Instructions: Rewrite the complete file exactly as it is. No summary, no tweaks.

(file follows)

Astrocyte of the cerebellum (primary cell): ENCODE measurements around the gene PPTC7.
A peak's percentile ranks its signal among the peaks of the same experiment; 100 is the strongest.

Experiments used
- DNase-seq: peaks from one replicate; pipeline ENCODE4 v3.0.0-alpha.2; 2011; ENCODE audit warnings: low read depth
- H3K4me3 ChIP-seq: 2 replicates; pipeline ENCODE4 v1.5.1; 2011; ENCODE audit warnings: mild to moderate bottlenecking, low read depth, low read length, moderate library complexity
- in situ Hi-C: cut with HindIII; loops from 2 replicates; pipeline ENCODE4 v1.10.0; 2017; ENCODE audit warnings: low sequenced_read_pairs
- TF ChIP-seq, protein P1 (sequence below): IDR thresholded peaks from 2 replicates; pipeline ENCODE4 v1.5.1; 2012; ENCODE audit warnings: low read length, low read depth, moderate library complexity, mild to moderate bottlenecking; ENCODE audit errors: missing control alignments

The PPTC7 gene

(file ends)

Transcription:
Astrocyte of the cerebellum (primary cell): ENCODE measurements around the gene PPTC7.
A peak's percentile ranks its signal among the peaks of the same experiment; 100 is the strongest.

Experiments used
- DNase-seq: peaks from one replicate; pipeline ENCODE4 v3.0.0-alpha.2; 2011; ENCODE audit warnings: low read depth
- H3K4me3 ChIP-seq: 2 replicates; pipeline ENCODE4 v1.5.1; 2011; ENCODE audit warnings: mild to moderate bottlenecking, low read depth, low read length, moderate library complexity
- in situ Hi-C: cut with HindIII; loops from 2 replicates; pipeline ENCODE4 v1.10.0; 2017; ENCODE audit warnings: low sequenced_read_pairs
- TF ChIP-seq, protein P1 (sequence below): IDR thresholded peaks from 2 replicates; pipeline ENCODE4 v1.5.1; 2012; ENCODE audit warnings: low read length, low read depth, moderate library complexity, mild to moderate bottlenecking; ENCODE audit errors: missing control alignments

The PPTC7 gene